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Workers from a Servpro disaster recovery team wearing protective suits and respirators are given supplies as they line up before entering the Life Care Center in Kirkland, Wash., to begin cleaning and disinfecting the facility, March 11, 2020. The nursing home is at the center of the coronavirus outbreak in Washington state.
Ted S. Warren/AP
Health

Everything You Need to Know About the WHO's COVID-19 Solidarity Response Fund

Why Global Citizens Should Care
The World Health Organization's COVID-19 Solidarity Response Fund is a vital tool in the global effort to ensure every country is able to prevent, detect, and respond to the coronavirus pandemic. But it needs funding in order to continue its life-saving work. Join the movement by taking urgent action through our Together At Home campaign to call on world leaders to support the response fund. 


Just days after officially declaring COVID-19 coronavirus to be a pandemic earlier this month, the World Health Organization (WHO) launched its COVID-19 Solidarity Response Fund, with the aim of ensuring that every country in the world is able to tackle the outbreak.

According to the WHO, the “first-of-its-kind” fund is designed to allow any business, institution, or individual to donate directly to the organization to fund its efforts to tackle COVID-19 in countries around the world.  

“We are at a critical point in the global response to COVID-19 – we need everyone to get involved in this massive effort to keep the world safe,” said Dr. Tedros Adhanom Ghebreyesus, director-general of the WHO, when the Solidarity Response Fund launched on March 13.

This fund will be a vital part of tackling coronavirus and leading the global recovery in the coming months. Here’s everything you need to know about it.  

What is the WHO? 

The World Health Organization (WHO) is a specialized agency of the United Nations, responsible for international public health. It focuses on monitoring public health risks, coordinating responses to health emergencies, and promoting human health and well being.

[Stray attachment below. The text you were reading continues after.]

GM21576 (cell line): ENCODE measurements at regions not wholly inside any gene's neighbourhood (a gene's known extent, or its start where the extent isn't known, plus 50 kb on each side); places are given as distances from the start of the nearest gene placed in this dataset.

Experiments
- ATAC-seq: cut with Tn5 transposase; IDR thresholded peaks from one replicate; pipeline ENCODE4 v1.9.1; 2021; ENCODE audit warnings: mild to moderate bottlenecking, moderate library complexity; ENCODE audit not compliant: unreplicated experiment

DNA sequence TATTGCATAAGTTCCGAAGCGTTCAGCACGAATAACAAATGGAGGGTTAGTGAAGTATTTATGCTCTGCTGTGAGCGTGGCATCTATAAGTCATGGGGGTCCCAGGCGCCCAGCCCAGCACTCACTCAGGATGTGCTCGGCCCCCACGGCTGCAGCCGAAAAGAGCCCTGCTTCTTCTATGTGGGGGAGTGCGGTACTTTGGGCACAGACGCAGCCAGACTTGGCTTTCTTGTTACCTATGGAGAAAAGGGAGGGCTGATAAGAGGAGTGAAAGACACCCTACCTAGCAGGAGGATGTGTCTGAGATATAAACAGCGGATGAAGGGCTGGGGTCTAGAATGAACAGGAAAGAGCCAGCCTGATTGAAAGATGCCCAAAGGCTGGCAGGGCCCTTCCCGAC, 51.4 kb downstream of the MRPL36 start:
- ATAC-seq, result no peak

It also provides technical assistance to countries, sets international health standards and guidelines, and collects and shares data on global health issues through the World Health Survey.

How does the WHO support vulnerable countries? 

As well as its global work on the COVID-19 pandemic response, the WHO has decades of experience providing health care support to vulnerable nations and regions – which has been its role since it was founded in 1948.

The WHO has been instrumental in tackling diseases, such as malaria, tuberculosis, and other "diseases of poverty", which still claim lives in developing countries despite having been almost eradicated in wealthier nations.

It has also played a vital role in dealing with other pandemics in the past. It has sent staff to the frontline to respond to outbreaks of HIV, Ebola, and dengue fever across Asia and Africa, for example. Like with the coronavirus response, the WHO does this by training doctors, providing supplies, engaging with communities, improving diagnosis, and data collection to track outbreaks, among other important tasks. 

When was the COVID-19 Solidarity Response Fund set up?

The fund was launched on March 13, two days after COVID-19 was officially declared a pandemic. It was launched with support of the UN Foundation and the Swiss Philanthropy Foundation, which helped set the fund up and are administering the donations. 

Why was it launched?

The COVID-19 Solidarity Response Fund was established to provide a straightforward way for individual people, corporations, nonprofits and other organizations to directly donate to the World Health Organization’s efforts to tackle COVID-19.

The WHO works globally, with 7,000 staff across 150 countries. It’s focus during this crisis is on helping countries with weaker health systems implement the public health recommendations laid out in the WHO’s COVID-19 Strategic Response Plan.